The Normandy beach on D-Day, June 6, 1944, as seen from an American B-17 bomber from the 96th Bomb Group. Photo by: Courtesy photo
June 7, 2014 11:03:35 PM
Friday was the 70th anniversary of D-Day. It's a day when I always think of my Uncle Orman Kimbrough. Uncle Orman was really a cousin but since he was my parents' age and close kin he was an uncle to me. He lived in Greenwood but his mother was a Hardy from the Lowndes County Prairie. From my childhood I recall many happy trips to Greenwood where were played probably the best games of "kick the can" anywhere.
Kimbrough was a classic soft-spoken Delta gentleman but on his den wall was a small, simple frame containing a Silver Star with an oak leaf cluster. When I was old enough to realize that it was one of America's highest medals I asked him what he had done. His response was that he had not done anything different than a lot of other people had done but someone saw him do it. My father's comment was that Kimbrough had been one of the heroes of Omaha Beach on D-Day.
On the morning of June 6, 1944, Kimbrough was a 2nd Lt. in C Company, 116th Regiment, 29th Division, U.S. Army, in a landing craft off the coast of Normandy, France. His regiment was part of the first assault wave against what would become bloody Omaha Beach.
As his company's landing craft headed toward shore in the early morning, current and the dodging of landing obstacles placed by the Germans resulted in the craft becoming several hundred yards east of its designated location. In addition, the seaman piloting the craft was about to drop the men in water over their heads in trying to avoid obstacles and enemy fire. Kimbrough forced the seaman to maneuver the craft into closer shallower water but water still over waist deep. From there the company waded ashore under heavy German machine gun fire.
Kimbrough and a sergeant were able to cross the beach before being completely pinned down by machine gun and sniper fire. Another lieutenant and four men who had tried to cross with them had been shot. A German machine gun emplacement whose approaches were covered by sniper fire prevented further American advancement on that part of the beach. Kimbrough shot and killed the snipers as he directed his men in taking out the German gun emplacement. That action opened a hole in the German defensive wall for Americans to advance through and off the beach.
After moving away from the beach, Kimbrough, with a mixture of men from different units, headed west in the vicinity of the village of Vierville. On a road there he saw the first American tanks moving off of the beach. The first tank seeing some soldiers in front thought they were Germans and turned its gun toward them. Kimbrough, realizing what was happening, ran in front of the tank and began jumping up and down waving his arms. The tank seeing Kimbrough's actions backed off. Later, one of the soldiers commented that they first thought Lt. Kimbrough "had gone crazy." They then realized he had just "saved our butts."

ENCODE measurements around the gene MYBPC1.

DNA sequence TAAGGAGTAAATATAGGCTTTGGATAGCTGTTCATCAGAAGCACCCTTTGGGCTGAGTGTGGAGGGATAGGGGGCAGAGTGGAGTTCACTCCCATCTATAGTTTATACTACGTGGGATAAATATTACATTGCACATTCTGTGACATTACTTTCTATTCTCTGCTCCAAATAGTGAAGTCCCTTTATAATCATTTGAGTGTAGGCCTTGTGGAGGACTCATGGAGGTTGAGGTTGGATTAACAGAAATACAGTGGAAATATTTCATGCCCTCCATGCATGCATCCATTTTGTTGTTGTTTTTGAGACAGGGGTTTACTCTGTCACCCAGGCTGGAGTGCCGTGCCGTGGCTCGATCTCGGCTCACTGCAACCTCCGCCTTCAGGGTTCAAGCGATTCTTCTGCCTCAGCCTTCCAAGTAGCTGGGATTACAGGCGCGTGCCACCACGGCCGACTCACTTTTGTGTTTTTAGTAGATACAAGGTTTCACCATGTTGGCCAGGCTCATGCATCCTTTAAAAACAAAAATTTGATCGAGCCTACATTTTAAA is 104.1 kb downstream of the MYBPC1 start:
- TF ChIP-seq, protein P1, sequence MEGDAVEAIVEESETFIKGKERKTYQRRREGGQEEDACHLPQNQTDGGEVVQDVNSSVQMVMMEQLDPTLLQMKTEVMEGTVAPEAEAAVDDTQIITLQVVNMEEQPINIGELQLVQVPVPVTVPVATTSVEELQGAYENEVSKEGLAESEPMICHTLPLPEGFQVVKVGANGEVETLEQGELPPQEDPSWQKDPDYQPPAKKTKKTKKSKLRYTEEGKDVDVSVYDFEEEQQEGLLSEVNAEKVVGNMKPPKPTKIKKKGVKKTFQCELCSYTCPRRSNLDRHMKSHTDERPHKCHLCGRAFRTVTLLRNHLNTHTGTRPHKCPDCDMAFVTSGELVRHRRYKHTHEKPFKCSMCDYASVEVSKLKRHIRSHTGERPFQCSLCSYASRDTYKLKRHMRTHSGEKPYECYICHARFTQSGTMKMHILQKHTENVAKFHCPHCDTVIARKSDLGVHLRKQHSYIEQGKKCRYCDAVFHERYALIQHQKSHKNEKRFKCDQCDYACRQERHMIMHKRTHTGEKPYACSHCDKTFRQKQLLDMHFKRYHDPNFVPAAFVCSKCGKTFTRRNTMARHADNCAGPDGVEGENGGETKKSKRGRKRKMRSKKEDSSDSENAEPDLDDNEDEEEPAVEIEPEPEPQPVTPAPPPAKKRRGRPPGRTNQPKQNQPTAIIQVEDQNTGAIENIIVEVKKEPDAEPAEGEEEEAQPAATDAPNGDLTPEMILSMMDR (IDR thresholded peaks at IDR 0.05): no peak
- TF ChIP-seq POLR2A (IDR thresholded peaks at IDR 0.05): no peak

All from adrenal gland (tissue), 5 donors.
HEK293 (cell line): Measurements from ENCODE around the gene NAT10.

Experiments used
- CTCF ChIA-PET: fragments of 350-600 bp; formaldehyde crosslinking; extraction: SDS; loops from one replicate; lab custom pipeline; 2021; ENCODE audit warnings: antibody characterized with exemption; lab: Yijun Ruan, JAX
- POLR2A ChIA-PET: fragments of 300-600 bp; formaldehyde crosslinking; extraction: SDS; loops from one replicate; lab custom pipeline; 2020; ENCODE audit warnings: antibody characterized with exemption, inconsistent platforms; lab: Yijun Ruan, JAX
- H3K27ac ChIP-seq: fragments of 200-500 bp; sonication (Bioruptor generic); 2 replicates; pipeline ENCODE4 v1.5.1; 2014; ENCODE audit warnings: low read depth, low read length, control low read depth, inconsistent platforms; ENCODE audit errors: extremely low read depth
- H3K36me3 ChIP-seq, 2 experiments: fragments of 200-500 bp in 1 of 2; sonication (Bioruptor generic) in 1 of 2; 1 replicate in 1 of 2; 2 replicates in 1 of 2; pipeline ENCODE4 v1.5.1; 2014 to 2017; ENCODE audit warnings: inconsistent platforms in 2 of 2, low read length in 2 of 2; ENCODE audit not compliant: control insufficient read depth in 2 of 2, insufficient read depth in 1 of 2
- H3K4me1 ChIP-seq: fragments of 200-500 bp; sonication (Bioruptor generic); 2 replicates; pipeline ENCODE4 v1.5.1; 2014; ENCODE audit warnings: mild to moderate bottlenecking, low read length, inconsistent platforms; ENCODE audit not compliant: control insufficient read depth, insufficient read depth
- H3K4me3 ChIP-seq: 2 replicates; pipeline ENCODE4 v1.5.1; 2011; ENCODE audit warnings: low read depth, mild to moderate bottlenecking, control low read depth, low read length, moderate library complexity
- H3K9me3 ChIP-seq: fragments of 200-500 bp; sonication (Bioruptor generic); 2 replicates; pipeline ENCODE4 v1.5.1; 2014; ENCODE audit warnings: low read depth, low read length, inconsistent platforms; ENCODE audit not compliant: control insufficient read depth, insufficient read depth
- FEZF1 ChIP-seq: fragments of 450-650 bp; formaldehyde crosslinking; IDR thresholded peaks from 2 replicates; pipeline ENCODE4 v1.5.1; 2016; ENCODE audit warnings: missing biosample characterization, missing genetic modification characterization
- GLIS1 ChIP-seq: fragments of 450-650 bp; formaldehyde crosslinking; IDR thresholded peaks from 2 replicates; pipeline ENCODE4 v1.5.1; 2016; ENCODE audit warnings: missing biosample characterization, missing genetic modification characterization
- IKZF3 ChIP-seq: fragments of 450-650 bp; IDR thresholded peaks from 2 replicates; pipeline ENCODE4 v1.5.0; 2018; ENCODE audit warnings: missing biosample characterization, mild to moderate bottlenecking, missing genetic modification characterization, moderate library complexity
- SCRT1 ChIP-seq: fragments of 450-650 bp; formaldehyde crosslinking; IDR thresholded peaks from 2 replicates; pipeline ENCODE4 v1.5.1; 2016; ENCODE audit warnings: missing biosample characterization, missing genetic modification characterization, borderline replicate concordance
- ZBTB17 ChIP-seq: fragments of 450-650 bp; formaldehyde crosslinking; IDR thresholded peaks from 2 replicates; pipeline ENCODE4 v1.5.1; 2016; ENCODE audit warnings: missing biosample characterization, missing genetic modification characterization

Not long afterward, a German artillery shell hit near Kimbrough. It blew him across the road and blew the stock off of his carbine. He was wounded by shrapnel but as soon as his wounds were treated he returned to his men and combat .
Later in the advance against German forces in the Brest area in France, Kimbrough and his company with other companies from the 116th were ordered in what was described at the time as "a suicide charge" to conduct a frontal attack against a German fortification. Kimbrough and his company made it into the German fort though the other companies of the 116th were pinned down by heavy fire. They captured it and took 43 German paratroopers prisoner. Later the Germans counter attacked in overwhelming numbers and retook the position capturing Kimbrough. Two days later he escaped and was hidden for 10 days by a French family until the American advance reached his location. Returning to Normandy in 1994 for the 50th anniversary of D-Day, he was reunited with members of that family.
Kimbrough ended the war as a Captain and company commander.
This soft spoken southern gentleman that I have such fond memories of visiting with and going duck and dove hunting with was awarded the Silver Star with an Oak Leaf Cluster (a second Silver Star award), two Bronze Stars, a Purple Heart with 5 Oak Leaf Clusters (he was wounded six times) and by the French government with the Croix de Guerre with Silver Star.
Thanks to Orman Kimbrough Jr. and Ellen Kimbrough Upton, who have told me the stories that Uncle Orman would only comment on with, "I didn't do anything different than a lot of other people. Someone just saw me."
Rufus Ward is a Columbus native a local historian. E-mail your questions about local history to Rufus at [email protected]
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